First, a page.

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Why I am incautiously thankful on Thanksgiving eve -- and especially with regard to the RIA business

The election and the on-again, off-again lurch toward a more DOL-rule-compliant financial advice world are bruising but the process itself is still doing its job

Wednesday, November 23, 2016 – 9:36 PM by Brooke Southall
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Nobody's seriously questioning whether we should share Thanksgiving with relatives whose views clash with ours.

My mother, my siblings and their families will gather for Thanksgiving around an old table in Freeport, Maine.

Sadly, I will miss it. Yet I'm looking forward to tomorrow.

For about a decades-worth of Thanksgivings, I have been taken in by an old cycling partner and his family in San Francisco. My friend's wife is Chinese and her family makes up the bulk of the group, many of whom speak little English. 

As turkeys brine for 2016's post-election Thanksgiving, many might envy the built-in bar against discussing politics that such a language barrier presents. It's been that kind of year.

It's spilled over into the RIA business as advisors wonder whether the DOL rule, in spirit or full letter of the law, will survive the transition. See: The DOL rule is DOA -- and that's just the beginning, says RIA champion Brian Hamburger, law school chum of odds-on chief of staff Reince Priebus

The same air of questioning is true of nuclear treaties with enemy states, health care insurance for the previously sick, immigration, and whether we should be concerned about the view that Miami will soon have the same charms as Venice. Liberals and conservatives alike have no for-sure great answers.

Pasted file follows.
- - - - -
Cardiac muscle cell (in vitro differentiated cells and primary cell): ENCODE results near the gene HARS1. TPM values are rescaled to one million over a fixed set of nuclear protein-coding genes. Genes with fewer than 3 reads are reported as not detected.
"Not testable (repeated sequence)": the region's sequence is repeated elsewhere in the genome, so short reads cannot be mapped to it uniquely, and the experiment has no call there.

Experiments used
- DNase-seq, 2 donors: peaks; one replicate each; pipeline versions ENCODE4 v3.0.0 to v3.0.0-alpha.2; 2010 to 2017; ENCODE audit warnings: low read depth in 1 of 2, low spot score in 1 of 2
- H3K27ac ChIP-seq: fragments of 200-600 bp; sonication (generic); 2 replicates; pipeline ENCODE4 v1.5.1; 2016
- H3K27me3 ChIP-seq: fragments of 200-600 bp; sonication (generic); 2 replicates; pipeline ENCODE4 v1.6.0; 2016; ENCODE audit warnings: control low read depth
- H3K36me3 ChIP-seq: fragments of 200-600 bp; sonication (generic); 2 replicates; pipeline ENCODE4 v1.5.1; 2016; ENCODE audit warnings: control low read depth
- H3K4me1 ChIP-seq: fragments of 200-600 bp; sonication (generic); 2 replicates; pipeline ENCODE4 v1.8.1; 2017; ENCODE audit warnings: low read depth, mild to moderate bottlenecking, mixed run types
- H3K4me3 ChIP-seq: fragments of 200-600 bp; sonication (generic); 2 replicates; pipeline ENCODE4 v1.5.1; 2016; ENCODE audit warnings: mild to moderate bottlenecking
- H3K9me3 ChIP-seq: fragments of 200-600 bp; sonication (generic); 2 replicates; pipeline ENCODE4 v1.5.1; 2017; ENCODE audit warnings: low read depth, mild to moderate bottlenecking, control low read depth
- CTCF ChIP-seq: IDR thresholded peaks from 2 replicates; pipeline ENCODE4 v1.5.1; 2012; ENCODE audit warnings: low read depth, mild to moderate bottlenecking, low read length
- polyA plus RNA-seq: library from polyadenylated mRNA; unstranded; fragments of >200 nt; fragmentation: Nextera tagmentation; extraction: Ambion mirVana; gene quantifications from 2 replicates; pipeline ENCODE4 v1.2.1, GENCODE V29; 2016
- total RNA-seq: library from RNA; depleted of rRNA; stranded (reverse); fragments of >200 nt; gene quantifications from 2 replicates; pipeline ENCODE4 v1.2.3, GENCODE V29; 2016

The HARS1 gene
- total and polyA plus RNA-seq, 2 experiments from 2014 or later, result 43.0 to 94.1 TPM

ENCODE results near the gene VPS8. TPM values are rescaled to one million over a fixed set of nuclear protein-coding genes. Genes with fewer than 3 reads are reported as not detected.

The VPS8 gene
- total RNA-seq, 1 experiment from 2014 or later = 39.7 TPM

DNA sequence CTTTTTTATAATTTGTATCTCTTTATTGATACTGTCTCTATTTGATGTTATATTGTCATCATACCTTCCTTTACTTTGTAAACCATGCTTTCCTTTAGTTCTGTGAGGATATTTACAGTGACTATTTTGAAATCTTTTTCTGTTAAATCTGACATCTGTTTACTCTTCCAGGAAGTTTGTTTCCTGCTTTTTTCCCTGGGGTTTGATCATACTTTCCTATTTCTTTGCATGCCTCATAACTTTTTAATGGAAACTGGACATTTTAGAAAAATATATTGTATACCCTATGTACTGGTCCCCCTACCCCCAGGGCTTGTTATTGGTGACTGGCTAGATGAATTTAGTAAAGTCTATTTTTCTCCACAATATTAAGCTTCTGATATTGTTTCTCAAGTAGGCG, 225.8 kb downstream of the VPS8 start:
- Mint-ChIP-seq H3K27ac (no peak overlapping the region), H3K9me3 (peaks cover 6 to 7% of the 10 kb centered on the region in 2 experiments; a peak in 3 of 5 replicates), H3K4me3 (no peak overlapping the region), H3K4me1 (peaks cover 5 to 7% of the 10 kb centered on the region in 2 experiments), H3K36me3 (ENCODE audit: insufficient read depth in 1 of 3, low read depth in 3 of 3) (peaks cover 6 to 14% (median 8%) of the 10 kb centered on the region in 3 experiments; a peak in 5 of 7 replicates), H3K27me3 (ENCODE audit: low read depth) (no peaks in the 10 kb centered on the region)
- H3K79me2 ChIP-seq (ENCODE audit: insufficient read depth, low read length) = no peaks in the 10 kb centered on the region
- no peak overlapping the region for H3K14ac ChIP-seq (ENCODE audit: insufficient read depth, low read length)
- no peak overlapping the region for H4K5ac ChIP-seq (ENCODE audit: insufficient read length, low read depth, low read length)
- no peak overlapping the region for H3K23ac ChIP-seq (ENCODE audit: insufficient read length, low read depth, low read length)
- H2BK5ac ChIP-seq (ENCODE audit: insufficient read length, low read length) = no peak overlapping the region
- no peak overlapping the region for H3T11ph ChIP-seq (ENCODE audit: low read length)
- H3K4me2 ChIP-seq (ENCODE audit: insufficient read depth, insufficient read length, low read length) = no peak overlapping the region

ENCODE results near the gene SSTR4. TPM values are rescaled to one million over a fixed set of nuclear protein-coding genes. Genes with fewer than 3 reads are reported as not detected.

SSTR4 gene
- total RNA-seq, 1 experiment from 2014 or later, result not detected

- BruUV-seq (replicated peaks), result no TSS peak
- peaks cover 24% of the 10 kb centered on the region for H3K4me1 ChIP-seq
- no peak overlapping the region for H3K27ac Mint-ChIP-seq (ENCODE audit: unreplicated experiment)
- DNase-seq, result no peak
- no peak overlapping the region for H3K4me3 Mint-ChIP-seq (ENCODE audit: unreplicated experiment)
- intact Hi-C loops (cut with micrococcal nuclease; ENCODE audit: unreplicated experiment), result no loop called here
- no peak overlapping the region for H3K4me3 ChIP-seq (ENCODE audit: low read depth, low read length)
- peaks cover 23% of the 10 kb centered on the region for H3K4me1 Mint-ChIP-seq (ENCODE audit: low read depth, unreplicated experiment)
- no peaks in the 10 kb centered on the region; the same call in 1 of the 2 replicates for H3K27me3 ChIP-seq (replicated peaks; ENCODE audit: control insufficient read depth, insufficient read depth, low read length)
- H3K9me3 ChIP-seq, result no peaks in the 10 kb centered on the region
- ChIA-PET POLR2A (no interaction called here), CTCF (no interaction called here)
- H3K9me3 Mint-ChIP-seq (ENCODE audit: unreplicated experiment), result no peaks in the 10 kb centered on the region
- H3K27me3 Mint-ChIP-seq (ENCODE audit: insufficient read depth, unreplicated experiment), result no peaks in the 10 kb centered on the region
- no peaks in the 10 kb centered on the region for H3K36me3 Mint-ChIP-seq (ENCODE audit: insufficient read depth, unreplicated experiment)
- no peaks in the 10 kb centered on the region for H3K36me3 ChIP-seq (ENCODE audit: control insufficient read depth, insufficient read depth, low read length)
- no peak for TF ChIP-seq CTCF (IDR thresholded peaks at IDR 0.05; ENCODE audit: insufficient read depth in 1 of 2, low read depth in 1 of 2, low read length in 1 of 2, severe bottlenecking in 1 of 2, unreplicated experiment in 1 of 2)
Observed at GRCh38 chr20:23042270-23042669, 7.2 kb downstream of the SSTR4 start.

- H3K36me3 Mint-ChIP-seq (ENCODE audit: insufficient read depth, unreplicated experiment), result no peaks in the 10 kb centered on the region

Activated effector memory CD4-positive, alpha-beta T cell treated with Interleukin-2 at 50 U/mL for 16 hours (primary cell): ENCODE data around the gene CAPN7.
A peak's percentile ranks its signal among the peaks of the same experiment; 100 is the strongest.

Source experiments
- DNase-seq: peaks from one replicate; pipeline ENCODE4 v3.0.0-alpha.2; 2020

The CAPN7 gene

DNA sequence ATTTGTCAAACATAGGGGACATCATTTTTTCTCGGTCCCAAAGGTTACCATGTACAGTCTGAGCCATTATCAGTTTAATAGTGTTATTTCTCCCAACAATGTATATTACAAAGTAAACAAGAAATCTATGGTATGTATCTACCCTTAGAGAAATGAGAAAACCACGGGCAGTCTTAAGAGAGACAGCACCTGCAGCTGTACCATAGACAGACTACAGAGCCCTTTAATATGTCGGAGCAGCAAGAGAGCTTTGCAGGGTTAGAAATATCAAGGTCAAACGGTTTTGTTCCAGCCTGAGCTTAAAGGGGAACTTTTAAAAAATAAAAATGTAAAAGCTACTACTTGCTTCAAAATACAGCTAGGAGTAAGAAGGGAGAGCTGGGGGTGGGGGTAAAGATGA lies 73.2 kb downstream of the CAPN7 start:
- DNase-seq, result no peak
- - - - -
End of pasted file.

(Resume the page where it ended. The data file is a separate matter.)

What we all do seem to agree on is that we are going to put all that aside tomorrow and sit side by side as people. It's an inviolable part of American culture and a party that 's too good to miss. It's a holiday built into our system, an institutionalization of putting family love first. It works.

Turkey for everyone

As to why I'm as fired up as ever about the RIA business: It's bringing more investment processes to people at the micro level, which in turn is feeding the macro prospects for this industry and the macroeconomics of the American economy. It's exciting to be part of a virtuous circle. See: Why the RIA business starts 2016 without its swagger: 2014 and 2015

Before the Labor Department stepped up its efforts to make much of this advancement a matter of legal necessity, the process was, to my reading, already unstoppable. It remains that. Nobody I know on either side of the brokerage or advice aisles really wants to turn back. 

So, yes, I feel like all of us in the RIA business are living in an evolving microcosm that bodes well for what can happen on a broader societal scale. 

But what about all this bitter discourse?

In my holiday spirit I can look back at the movie, "Jerry Maguire" where the Tom Cruise and Cuba Gooding Jr. characters are yelling at each other.

Gooding finally makes a short declaration that punctuates the rancor:"You think we're fighting, and I think we're finally talking."

I am thankful, very thankful, that as our nation and business face down unwieldy problems, that our talking is animated by the energy of fighting. It is time for some emotions, hopefully the kind that energize a bigger, better level of discourse. See: What cheap lessons Donald Trump and Bernie Sanders are teaching RIAs about the dangers of trying to institutionalize their practices

But until that time arrives, pass the gravy. Please. And I have my ticket for Maine booked for Christmas.

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